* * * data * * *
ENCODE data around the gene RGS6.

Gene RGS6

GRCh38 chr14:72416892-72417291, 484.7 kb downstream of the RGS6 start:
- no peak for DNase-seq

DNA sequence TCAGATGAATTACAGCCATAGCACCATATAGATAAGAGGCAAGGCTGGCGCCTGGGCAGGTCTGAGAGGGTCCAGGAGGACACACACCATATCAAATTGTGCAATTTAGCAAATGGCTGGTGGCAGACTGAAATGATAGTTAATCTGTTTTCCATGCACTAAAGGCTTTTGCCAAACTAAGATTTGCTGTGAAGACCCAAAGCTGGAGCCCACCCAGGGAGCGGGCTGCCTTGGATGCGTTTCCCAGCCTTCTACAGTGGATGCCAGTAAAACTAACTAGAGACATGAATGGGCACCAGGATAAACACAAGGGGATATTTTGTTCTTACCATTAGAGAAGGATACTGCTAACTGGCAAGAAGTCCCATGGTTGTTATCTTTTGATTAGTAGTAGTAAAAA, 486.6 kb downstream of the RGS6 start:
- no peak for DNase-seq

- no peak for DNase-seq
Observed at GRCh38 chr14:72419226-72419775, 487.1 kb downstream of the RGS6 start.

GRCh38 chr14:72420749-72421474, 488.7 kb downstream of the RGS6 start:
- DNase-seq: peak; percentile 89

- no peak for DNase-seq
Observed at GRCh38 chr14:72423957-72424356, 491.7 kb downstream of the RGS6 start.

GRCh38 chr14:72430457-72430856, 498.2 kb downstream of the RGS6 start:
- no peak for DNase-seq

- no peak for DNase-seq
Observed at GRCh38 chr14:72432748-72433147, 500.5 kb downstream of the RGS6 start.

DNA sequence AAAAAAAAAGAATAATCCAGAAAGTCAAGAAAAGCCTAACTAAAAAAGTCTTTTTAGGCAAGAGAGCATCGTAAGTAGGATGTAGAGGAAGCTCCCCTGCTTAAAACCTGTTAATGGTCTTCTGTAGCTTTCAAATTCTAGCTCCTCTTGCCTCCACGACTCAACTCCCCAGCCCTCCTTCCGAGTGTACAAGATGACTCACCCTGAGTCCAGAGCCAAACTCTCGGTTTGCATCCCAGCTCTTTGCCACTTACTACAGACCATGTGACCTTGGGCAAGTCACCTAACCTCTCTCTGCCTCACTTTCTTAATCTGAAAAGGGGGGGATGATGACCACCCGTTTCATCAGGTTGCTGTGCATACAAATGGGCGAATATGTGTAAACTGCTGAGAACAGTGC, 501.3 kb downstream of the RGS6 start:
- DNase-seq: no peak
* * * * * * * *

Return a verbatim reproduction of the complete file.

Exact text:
ENCODE data around the gene RGS6.

Gene RGS6

GRCh38 chr14:72416892-72417291, 484.7 kb downstream of the RGS6 start:
- no peak for DNase-seq

DNA sequence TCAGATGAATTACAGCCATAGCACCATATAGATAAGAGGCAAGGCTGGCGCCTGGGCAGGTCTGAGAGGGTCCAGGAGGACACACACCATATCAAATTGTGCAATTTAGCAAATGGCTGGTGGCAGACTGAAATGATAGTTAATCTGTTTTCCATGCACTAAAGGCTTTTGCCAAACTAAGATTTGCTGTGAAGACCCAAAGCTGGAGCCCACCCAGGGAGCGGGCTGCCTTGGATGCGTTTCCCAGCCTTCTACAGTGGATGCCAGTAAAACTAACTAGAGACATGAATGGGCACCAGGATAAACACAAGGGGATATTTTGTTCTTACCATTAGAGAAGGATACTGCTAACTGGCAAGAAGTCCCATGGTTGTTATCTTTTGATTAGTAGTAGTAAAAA, 486.6 kb downstream of the RGS6 start:
- no peak for DNase-seq

- no peak for DNase-seq
Observed at GRCh38 chr14:72419226-72419775, 487.1 kb downstream of the RGS6 start.

GRCh38 chr14:72420749-72421474, 488.7 kb downstream of the RGS6 start:
- DNase-seq: peak; percentile 89

- no peak for DNase-seq
Observed at GRCh38 chr14:72423957-72424356, 491.7 kb downstream of the RGS6 start.

GRCh38 chr14:72430457-72430856, 498.2 kb downstream of the RGS6 start:
- no peak for DNase-seq

- no peak for DNase-seq
Observed at GRCh38 chr14:72432748-72433147, 500.5 kb downstream of the RGS6 start.

DNA sequence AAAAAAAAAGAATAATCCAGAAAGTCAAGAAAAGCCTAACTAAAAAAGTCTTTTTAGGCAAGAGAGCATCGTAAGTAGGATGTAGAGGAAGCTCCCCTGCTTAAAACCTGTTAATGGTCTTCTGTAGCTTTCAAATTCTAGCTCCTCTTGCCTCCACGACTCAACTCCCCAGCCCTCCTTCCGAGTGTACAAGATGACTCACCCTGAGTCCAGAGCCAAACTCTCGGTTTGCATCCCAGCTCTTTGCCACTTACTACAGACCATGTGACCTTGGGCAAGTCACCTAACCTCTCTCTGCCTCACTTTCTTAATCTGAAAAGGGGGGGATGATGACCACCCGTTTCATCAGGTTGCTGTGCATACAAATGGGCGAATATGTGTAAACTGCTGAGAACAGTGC, 501.3 kb downstream of the RGS6 start:
- DNase-seq: no peak